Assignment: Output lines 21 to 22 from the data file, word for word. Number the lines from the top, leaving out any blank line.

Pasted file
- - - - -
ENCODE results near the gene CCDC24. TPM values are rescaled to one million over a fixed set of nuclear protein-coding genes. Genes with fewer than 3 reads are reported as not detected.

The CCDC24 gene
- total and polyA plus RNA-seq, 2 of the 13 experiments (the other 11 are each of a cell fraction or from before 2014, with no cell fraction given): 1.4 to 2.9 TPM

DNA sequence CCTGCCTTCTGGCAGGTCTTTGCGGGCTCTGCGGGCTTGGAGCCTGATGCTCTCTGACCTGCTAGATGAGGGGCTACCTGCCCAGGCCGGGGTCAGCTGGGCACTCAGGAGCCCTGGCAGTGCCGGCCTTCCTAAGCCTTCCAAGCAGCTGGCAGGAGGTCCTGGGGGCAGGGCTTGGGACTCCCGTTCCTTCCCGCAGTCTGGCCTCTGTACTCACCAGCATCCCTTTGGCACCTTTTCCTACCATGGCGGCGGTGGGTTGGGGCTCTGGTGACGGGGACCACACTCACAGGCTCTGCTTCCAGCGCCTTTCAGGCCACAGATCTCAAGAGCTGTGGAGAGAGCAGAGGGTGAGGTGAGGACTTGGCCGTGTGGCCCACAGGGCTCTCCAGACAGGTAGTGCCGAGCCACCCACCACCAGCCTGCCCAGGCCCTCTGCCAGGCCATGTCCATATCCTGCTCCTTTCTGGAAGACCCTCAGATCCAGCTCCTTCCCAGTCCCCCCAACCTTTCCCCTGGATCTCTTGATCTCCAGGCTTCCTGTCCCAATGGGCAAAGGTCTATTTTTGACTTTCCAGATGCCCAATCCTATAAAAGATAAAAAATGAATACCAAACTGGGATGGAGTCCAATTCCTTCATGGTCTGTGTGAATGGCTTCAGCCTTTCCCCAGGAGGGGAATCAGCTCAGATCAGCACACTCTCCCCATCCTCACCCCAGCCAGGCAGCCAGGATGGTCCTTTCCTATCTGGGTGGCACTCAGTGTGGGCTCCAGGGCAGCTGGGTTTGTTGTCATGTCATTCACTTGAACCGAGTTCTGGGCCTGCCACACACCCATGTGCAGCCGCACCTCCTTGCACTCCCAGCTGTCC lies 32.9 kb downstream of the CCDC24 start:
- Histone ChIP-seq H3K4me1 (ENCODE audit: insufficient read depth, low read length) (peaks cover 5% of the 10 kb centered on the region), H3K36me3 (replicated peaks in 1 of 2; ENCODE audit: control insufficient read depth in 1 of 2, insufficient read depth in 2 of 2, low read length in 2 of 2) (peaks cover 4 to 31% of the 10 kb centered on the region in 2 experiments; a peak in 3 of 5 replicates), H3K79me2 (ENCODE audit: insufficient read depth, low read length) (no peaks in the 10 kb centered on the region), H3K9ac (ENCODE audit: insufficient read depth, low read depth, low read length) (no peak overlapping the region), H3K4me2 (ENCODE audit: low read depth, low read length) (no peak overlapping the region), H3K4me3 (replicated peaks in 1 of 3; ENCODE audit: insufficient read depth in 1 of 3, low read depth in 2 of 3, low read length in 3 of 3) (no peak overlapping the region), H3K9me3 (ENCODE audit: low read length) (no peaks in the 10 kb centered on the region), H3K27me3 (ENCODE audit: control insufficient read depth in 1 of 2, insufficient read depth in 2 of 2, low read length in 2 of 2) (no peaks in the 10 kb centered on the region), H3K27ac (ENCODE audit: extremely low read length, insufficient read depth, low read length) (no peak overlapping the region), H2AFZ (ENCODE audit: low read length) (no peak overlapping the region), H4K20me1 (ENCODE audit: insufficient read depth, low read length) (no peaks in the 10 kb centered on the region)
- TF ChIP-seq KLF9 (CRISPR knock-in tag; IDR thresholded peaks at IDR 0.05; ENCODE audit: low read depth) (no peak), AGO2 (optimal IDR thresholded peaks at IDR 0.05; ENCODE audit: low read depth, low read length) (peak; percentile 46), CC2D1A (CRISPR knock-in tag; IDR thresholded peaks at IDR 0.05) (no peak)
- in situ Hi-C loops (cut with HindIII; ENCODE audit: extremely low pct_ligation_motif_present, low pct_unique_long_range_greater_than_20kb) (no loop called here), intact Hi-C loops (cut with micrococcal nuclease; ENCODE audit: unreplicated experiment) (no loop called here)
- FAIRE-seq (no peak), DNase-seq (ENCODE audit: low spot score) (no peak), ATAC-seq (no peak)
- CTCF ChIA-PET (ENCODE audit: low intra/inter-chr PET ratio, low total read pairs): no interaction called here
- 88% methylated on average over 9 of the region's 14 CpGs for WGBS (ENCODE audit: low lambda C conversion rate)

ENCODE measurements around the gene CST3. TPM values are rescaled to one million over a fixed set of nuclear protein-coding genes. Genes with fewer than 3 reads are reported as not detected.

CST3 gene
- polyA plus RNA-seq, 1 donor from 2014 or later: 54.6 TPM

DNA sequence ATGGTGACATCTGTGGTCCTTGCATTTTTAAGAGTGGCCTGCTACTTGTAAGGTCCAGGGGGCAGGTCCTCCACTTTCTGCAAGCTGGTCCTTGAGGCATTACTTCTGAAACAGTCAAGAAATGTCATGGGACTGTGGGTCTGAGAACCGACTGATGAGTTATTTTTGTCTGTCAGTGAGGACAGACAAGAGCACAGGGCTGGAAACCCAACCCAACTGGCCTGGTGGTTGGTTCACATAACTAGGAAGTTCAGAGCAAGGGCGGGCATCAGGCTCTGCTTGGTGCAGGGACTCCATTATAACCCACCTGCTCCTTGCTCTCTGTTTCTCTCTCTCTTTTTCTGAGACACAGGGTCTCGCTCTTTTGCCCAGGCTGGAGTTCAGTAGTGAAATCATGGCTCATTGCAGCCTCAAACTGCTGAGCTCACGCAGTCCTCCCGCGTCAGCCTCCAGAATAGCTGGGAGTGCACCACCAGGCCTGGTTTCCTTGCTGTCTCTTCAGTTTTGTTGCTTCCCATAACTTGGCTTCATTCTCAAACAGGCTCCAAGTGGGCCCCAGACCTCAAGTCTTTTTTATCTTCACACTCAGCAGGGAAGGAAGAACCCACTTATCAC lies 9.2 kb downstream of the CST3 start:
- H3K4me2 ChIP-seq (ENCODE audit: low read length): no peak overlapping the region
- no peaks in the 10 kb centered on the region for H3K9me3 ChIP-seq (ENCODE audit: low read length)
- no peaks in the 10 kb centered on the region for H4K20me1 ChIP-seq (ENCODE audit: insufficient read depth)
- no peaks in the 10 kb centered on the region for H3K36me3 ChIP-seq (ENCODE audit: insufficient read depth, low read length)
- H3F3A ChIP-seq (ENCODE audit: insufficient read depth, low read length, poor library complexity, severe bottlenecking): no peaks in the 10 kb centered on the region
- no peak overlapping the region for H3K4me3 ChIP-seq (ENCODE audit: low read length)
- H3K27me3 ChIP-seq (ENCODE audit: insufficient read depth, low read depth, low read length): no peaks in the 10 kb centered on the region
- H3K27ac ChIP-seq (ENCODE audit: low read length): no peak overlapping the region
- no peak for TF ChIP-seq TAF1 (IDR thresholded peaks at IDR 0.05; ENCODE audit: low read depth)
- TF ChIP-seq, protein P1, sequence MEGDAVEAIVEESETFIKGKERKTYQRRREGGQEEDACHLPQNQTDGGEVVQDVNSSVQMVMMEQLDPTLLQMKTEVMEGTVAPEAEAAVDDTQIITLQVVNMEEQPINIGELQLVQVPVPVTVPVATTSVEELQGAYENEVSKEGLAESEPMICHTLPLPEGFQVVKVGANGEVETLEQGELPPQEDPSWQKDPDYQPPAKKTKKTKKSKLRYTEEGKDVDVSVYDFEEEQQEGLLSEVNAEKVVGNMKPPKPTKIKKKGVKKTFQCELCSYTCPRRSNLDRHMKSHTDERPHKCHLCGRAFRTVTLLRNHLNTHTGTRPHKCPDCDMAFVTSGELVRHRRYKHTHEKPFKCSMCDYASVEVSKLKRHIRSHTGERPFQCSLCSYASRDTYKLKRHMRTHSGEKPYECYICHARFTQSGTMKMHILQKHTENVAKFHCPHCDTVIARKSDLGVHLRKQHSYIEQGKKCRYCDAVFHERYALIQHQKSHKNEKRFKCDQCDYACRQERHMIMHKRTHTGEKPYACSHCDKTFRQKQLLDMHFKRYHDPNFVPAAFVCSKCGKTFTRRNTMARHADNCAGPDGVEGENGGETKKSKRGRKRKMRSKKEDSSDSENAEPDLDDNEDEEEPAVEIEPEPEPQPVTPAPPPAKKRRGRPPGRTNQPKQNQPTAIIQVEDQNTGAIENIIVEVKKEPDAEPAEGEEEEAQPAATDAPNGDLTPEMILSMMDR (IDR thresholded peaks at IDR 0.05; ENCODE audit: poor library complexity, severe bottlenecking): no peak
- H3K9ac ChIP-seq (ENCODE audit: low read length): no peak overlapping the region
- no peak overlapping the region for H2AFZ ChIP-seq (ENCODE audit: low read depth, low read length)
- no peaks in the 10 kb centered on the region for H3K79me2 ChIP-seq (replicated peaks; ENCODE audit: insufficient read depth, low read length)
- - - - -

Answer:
- H3K27me3 ChIP-seq (ENCODE audit: insufficient read depth, low read depth, low read length): no peaks in the 10 kb centered on the region
- H3K27ac ChIP-seq (ENCODE audit: low read length): no peak overlapping the region